School of Social and Political Sciences - Research Publications

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    Postcolonial penality: Liberty and repression in the shadow of independence, India c. 1947
    Brown, M (SAGE PUBLICATIONS LTD, 2017-05-01)
    This article reports primary archival data on the colonial penal history of British India and its reconfiguration into the postcolonial Indian state. It introduces criminologists to frameworks through which postcolonial scholars have sought to make sense of the continuities and discontinuities of rule across the colonial/postcolonial divide. The article examines the postcolonial life of one example of colonial penal power, known as the criminal tribes policy, under which more than three million Indian subjects of British rule were restricted in their movements, subject to a host of administrative rules and sometimes severe punishments, sequestered in settlements and limited in access to legal redress. It illustrates how at the birth of the postcolonial Indian state, encompassing visions of a liberal, unfettered and free life guaranteed in a new Constitution and charter of Fundamental Rights, freedom for some was to prove as elusive as citizens as it had been as subjects.
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    "An Unqualified Human Good"? On Rule of Law, Globalization, and Imperialism
    Brown, M (Wiley, 2018)
    Forty years ago, E. P. Thompson praised the English rule of law forged during the bloody and fractious eighteenth century, calling it not only “an unqualified human good,” but also a “cultural achievement of universal significance.” This article examines colonial rule-of-law development as another example of law and state building. Both have relevance for contemporary rule-of-law programming in the Global South where Thompson’s “cultural achievement” has resisted fabrication by legal technicians. The problems faced today are not new, for colonial rulers also engaged with complex indigenous norms and forms and sought to balance universal principles with political control imperatives. Contra arguments about colonial “lawfare,” colonial rule of law often frustrated authoritarian tendencies while developing new forms of legal subjectivity and avenues for redress of grievances. Using data from the Indian province of Punjab, the article illustrates how historical case studies might aid contemporary rule-of-law programming in the Global South.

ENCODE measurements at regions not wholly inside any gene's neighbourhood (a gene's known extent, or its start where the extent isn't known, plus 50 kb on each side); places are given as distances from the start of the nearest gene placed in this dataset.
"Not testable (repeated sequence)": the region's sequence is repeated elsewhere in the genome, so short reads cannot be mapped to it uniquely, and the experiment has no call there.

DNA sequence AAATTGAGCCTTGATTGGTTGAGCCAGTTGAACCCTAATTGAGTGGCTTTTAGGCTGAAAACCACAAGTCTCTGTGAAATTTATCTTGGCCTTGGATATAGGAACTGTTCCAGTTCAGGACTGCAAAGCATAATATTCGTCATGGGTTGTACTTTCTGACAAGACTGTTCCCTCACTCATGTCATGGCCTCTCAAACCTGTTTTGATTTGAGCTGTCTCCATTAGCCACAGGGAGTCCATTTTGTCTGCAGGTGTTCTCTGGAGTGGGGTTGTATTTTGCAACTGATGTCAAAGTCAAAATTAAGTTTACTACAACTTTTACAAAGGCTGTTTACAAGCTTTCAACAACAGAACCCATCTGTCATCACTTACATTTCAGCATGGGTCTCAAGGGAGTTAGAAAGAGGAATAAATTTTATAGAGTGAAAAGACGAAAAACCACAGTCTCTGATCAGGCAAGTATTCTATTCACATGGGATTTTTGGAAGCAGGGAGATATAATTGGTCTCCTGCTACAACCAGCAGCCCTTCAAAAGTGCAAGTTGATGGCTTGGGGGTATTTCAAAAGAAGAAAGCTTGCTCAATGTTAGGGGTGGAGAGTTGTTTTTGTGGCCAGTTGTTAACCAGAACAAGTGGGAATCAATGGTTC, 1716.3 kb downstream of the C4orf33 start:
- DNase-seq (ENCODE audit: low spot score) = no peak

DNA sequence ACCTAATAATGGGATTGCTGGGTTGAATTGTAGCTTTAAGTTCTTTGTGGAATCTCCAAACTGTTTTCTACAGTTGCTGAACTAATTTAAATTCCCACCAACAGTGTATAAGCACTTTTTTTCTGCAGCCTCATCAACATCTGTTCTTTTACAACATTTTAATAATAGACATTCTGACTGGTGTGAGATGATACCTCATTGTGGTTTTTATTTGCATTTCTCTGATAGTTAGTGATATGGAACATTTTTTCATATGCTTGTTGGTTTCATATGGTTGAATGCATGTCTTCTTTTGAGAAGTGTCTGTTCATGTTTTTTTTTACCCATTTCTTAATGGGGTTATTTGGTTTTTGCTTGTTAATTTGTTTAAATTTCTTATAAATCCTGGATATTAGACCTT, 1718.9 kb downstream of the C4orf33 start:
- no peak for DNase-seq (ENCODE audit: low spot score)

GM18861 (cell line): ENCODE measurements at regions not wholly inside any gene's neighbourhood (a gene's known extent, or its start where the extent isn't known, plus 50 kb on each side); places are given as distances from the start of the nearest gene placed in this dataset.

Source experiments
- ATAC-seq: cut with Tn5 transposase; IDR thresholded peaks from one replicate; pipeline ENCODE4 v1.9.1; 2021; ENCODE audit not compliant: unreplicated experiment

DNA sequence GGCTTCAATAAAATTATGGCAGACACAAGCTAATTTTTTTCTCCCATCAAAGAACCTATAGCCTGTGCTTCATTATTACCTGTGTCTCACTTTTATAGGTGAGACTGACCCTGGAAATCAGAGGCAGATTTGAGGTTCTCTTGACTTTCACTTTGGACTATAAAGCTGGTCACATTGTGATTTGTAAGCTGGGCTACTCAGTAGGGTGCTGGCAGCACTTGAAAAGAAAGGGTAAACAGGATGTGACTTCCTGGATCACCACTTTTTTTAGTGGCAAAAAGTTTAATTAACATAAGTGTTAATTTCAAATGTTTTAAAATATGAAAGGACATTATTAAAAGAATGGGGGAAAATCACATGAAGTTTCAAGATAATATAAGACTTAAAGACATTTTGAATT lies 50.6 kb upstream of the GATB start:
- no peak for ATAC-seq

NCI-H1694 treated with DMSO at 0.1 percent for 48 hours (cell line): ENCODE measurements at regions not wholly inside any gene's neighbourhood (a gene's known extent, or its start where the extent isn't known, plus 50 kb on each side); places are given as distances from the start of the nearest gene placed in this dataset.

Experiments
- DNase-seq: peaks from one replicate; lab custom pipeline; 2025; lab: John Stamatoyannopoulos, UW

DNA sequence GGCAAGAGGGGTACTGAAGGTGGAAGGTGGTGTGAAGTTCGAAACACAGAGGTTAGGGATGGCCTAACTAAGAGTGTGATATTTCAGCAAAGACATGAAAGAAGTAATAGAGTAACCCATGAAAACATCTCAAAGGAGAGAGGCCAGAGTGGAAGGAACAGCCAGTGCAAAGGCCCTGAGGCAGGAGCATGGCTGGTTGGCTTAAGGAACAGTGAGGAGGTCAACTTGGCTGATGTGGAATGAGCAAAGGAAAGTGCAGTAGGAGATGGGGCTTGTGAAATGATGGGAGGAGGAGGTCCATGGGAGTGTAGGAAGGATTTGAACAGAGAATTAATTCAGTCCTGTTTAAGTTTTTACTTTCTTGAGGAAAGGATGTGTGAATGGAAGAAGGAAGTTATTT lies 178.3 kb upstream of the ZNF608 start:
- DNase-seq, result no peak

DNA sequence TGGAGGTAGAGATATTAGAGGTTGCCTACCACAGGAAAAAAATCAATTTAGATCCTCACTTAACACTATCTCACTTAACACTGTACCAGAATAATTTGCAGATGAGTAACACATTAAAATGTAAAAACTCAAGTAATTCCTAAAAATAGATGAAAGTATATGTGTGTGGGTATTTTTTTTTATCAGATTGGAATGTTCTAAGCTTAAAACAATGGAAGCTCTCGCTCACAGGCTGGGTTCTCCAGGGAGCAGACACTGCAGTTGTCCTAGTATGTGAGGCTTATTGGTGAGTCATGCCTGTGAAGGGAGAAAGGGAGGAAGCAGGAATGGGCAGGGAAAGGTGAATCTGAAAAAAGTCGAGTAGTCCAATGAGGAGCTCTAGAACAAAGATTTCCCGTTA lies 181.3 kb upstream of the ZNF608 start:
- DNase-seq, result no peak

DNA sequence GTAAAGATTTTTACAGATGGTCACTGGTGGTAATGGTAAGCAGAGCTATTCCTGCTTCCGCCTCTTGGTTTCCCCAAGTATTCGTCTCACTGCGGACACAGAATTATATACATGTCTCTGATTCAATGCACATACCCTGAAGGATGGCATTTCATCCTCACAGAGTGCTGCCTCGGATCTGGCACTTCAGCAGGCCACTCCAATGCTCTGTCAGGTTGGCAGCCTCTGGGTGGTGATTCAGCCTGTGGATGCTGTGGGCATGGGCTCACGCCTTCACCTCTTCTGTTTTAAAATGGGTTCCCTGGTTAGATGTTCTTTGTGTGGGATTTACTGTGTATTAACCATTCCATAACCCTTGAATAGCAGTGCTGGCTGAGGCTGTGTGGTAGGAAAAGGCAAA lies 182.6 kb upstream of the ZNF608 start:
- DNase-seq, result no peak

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    Colonial history and theories of the present: Some reflections upon penal history and theory
    Brown, M ; GODFREY, BS ; DUNSTALL, G (Willan Publishing, 2013-01-01)
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    Mentoring, Social Capital and Desistance: A Study of Women Released from Prison
    Brown, M ; Ross, S (SAGE PUBLICATIONS LTD, 2010-04-01)
    Mentoring ex-prisoners is an increasingly popular tool in the burgeoning field of offender reintegration and resettlement. Yet surprisingly little is known about what makes mentoring effective and indeed even whether it can be effective within the domain of criminal justice. This article proceeds in two parts. First, drawing upon desistance theory it attempts to develop a theoretical underpinning for mentoring practice with ex-offenders that would identify appropriate targets for mentoring practice, including the development of social capital or connectedness. Part two of the article utilises data from research on a women's mentoring program in Victoria, Australia, to understand how one key dimension of desistance — social capital — is recognised by women as a domain of need and those women's perceptions of the way mentoring may deliver gains in social connectedness and capital. The article concludes with a discussion of the distinctly gendered nature of women's postprison experiences and the way in which these factors shape both the process of desistance and the nature of mentoring interventions.